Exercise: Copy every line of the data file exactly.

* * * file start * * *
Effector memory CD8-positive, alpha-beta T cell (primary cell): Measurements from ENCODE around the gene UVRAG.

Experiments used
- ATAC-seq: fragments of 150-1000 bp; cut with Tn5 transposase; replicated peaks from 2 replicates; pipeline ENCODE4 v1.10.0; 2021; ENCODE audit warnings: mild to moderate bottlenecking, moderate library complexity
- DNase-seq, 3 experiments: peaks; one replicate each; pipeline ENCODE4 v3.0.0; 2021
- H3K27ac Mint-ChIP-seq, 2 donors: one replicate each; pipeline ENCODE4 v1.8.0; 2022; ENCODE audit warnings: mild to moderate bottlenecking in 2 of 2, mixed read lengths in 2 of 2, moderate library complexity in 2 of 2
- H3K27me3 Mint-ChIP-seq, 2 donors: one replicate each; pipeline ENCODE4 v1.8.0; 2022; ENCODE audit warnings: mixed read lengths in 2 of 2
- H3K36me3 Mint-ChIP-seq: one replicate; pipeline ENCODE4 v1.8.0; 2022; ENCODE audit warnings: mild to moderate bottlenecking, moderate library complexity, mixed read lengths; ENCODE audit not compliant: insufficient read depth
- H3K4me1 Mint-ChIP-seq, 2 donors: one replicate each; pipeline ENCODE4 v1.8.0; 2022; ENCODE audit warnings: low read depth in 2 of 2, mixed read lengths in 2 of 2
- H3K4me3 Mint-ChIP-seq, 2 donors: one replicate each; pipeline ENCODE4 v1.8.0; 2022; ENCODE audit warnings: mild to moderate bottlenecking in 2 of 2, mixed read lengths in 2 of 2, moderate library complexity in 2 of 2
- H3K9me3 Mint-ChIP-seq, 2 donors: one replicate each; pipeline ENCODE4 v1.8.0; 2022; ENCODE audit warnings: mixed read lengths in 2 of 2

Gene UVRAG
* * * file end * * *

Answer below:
Effector memory CD8-positive, alpha-beta T cell (primary cell): Measurements from ENCODE around the gene UVRAG.

Experiments used
- ATAC-seq: fragments of 150-1000 bp; cut with Tn5 transposase; replicated peaks from 2 replicates; pipeline ENCODE4 v1.10.0; 2021; ENCODE audit warnings: mild to moderate bottlenecking, moderate library complexity
- DNase-seq, 3 experiments: peaks; one replicate each; pipeline ENCODE4 v3.0.0; 2021
- H3K27ac Mint-ChIP-seq, 2 donors: one replicate each; pipeline ENCODE4 v1.8.0; 2022; ENCODE audit warnings: mild to moderate bottlenecking in 2 of 2, mixed read lengths in 2 of 2, moderate library complexity in 2 of 2
- H3K27me3 Mint-ChIP-seq, 2 donors: one replicate each; pipeline ENCODE4 v1.8.0; 2022; ENCODE audit warnings: mixed read lengths in 2 of 2
- H3K36me3 Mint-ChIP-seq: one replicate; pipeline ENCODE4 v1.8.0; 2022; ENCODE audit warnings: mild to moderate bottlenecking, moderate library complexity, mixed read lengths; ENCODE audit not compliant: insufficient read depth
- H3K4me1 Mint-ChIP-seq, 2 donors: one replicate each; pipeline ENCODE4 v1.8.0; 2022; ENCODE audit warnings: low read depth in 2 of 2, mixed read lengths in 2 of 2
- H3K4me3 Mint-ChIP-seq, 2 donors: one replicate each; pipeline ENCODE4 v1.8.0; 2022; ENCODE audit warnings: mild to moderate bottlenecking in 2 of 2, mixed read lengths in 2 of 2, moderate library complexity in 2 of 2
- H3K9me3 Mint-ChIP-seq, 2 donors: one replicate each; pipeline ENCODE4 v1.8.0; 2022; ENCODE audit warnings: mixed read lengths in 2 of 2

Gene UVRAG